I always knew that it wasn’t just fight or flight. Knew it in my bones. And found it impossible to identify with that binary choice.
Because my default response was freeze.
I was familiar with the concept of the lamped rabbit/deer in the headlights phenomenon but never related it to my own experience.
Then I saw a diagram that crystallised all this for me and the proverbial scales fell from my eyes.
There are now major therapies centred on stimulation of the vagus nerve to address and relieve PTSD and other chronic trauma conditions.
I believe my response originated in early childhood – I learned early that fighting didn’t work and fleeing wasn’t possible. So I became an expert at freezing – mentally, physically and emotionally. I would sit in a room, someone could come in, look around and not see me. They could even look right ‘at’ me, and still not see me. I could lie so still in bed, you’d never know there was anyone in it. I was brilliant at the hiding part of hide and seek. I was pretty good at the finding part too, because I knew how and where to hide.
Mentally, I learned to remove myself from my environment to a better one. I was a voracious reader and developed a powerful imagination. I also became good at choosing which thoughts I would entertain and which to ignore. When I was in my own little world, nothing could touch me – I wasn’t even aware of what was going on around me.
Feelings were dangerous – joy was high risk. I knew and dreaded the moment it ended in tears, as it usually did. Anger was no use against a more powerful force, so I practiced that mostly against myself. Sadness and grief were overwhelming. The viable alternative was numbness, zoning out.
I loved animals and felt a deep sympathy for them, treated them well, protected them. But to people, I was cruel and hurtful and, as I grew up, assembled an arsenal of tactics and weapons to keep the world at bay and keep a lid on my inner volcanoes. I became sharp witted and sharp tongued – could cut you to the bone with just the ‘right’ insult or sneer, a sarcastic comment. Sometimes just a look would do it.
Although as an adult I learned alternative and better strategies, now in my late fifties I see I’m still rooted in that fetid soil.
We love to think that we’re happily perched atop Maslow’s Hierarchy of Needs, busily expressing our self actualization. The grubby truth is that more often than not, it’s a matter of survival. The prime directive is endure. On that foundation is everything else built.
Some people ask me why I’m writing about things like this and what’s it got to do with business anyway? Well….
It’s like this. Business is just another way of spelling/saying busyness. It what people do when they’re being busy.
Commerce is when you’re busy exchanging goods and/or services for money (or other value). Or engaged in activity that supports commercial objectives.
Learning is when you’re busy teaching yourself or being taught something.
Loving is when you’re busy being real and seeing the real in others.
In Luke 2:49 Jesus chastises his disciples “And he said unto them, How is it that ye sought me? wist ye not that I must be about my Father’s business?”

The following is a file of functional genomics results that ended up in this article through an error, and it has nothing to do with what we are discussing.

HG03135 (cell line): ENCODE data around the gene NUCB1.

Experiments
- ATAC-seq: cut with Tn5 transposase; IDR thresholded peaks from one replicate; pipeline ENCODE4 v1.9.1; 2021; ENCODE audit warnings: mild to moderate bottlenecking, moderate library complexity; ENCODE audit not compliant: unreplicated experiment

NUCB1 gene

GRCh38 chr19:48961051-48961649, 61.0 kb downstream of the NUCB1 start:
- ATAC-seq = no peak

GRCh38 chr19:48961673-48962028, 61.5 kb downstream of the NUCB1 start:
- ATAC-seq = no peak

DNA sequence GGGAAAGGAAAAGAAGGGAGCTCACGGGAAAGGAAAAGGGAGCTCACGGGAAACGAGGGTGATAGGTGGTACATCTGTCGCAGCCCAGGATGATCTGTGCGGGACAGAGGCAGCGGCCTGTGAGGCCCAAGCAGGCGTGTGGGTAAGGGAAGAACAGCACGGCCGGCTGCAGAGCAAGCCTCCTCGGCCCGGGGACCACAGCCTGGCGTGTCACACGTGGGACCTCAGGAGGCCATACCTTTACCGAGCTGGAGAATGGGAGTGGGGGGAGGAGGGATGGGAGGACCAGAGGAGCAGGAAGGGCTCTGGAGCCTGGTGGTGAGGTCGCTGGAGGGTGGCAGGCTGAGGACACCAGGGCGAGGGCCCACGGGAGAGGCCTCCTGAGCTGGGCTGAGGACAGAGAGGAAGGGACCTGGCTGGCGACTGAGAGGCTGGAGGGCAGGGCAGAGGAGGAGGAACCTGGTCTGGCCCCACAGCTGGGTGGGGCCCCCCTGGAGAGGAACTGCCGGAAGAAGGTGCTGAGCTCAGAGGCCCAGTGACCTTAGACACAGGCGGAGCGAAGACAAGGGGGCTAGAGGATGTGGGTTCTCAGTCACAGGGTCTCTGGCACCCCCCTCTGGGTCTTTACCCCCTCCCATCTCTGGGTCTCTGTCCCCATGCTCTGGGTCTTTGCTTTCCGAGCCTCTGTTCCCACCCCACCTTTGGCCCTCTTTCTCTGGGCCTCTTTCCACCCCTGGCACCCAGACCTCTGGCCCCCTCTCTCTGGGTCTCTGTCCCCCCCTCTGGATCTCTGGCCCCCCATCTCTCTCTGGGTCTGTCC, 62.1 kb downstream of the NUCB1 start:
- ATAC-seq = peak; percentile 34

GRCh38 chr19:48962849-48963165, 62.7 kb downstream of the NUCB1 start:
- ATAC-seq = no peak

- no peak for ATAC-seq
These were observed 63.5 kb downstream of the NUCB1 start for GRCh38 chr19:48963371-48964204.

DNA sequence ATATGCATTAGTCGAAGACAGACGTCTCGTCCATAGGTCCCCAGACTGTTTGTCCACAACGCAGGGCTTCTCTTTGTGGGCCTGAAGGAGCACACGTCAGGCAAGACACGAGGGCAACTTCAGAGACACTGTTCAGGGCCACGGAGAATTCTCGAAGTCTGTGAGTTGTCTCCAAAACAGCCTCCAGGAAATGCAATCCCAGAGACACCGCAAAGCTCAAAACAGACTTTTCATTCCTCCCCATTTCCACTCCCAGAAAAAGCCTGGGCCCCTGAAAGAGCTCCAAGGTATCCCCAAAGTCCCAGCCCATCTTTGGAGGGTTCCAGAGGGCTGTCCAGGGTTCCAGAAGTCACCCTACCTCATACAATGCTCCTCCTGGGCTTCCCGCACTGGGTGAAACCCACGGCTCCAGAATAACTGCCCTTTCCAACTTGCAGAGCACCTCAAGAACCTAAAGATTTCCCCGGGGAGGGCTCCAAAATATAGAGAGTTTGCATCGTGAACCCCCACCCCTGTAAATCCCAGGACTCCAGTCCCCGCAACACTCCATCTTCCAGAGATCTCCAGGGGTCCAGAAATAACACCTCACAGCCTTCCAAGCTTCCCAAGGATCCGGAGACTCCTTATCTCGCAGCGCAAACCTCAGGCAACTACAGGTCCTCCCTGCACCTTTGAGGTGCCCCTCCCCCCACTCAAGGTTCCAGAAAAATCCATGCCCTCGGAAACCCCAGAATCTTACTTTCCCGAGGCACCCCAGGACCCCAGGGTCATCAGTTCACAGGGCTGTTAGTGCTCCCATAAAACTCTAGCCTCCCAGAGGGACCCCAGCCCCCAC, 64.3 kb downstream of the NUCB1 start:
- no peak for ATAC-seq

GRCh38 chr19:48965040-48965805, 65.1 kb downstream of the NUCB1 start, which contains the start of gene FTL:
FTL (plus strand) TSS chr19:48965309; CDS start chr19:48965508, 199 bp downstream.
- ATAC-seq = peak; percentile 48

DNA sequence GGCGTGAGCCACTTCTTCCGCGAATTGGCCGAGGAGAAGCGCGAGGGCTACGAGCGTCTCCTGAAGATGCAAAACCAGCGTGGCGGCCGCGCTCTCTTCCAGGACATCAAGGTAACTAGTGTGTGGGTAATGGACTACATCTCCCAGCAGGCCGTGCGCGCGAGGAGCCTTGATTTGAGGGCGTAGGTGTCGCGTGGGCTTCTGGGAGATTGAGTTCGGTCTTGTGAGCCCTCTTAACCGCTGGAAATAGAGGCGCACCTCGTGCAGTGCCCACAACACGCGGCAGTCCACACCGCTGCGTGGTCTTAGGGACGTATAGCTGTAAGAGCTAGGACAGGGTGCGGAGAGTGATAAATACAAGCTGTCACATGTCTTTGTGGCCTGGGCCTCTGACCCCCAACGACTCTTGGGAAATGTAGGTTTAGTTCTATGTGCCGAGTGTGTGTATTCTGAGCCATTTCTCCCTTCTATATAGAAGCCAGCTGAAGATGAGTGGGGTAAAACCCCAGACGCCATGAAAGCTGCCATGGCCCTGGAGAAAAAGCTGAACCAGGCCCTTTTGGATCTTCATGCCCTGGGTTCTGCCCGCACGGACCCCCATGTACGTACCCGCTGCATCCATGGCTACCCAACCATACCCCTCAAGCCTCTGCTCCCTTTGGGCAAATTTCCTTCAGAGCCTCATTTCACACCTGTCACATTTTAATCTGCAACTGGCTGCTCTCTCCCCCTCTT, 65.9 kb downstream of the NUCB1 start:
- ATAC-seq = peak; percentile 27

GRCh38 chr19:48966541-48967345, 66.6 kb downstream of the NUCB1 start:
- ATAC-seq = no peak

In other words – why did you disturb me? Did you not know I was busy? And none of us think God is a captain of industry.
Now I know what they really mean is Commerce, and that’s ok (I just wanted to make a point).
Commerce is the exchange of valuable goods and services for valuable consideration.
Good commerce is when the parties surrender items of lower value for items of higher value (from their perspective). When I’m hungry, food has higher value than money (within the limits I define). When my belly is full, money probably is back to having high value.
So Value is a personal thing. It cannot be defined independently of the person holding the idea.
Commerce is essentially Personal and conducted between People. Not between machines, or assets, or corporations. Or between resources or capital (human or otherwise). No, between People. Commercial success depends on being able to empathise with and understand others. On appreciating their values. Maybe even sharing them (but not necessarily).
If you’re struggling today with something life or the universe has thrown at you – be it coronavirus, losing your job or business, the illness or death of a loved one – or if you’re grappling with the demons you’ve been carrying for what feels like an eternity and you’re so, so, so tired – no matter what’s going on with you, the fact that you’re here at all is a triumph.
Where there’s life, there’s hope. Sometimes the right thing to do is to do nothing. Sometimes it’s to fight, sometimes it’s to flee. Sometimes it’s to accept, even. Wayne Dyer advised that given a choice between doing what is right and being kind, the right thing to do is to be kind. So, can you be kind to the suffering? especially if that’s yourself….
From a commercial standpoint, what value are you offering? What personal needs and wants does your product or service satisfy? Do you understand what it feels like to have, or even be in the grip of, these needs and wants? How does your offering transfer as value to your customer? How clearly do you articulate the benefits and convey the certainty that the value you offer is higher than the value of the money they have to surrender to get it?
Zig Ziglar famously said ‘you can have anything you want in life if you help enough people get what they want”. A good place to start is with what they want, why they want it, what they actually need and then how to give them both what they want and what they need.
If you’ve enjoyed or been touched by this piece, I’d love to hear your comments..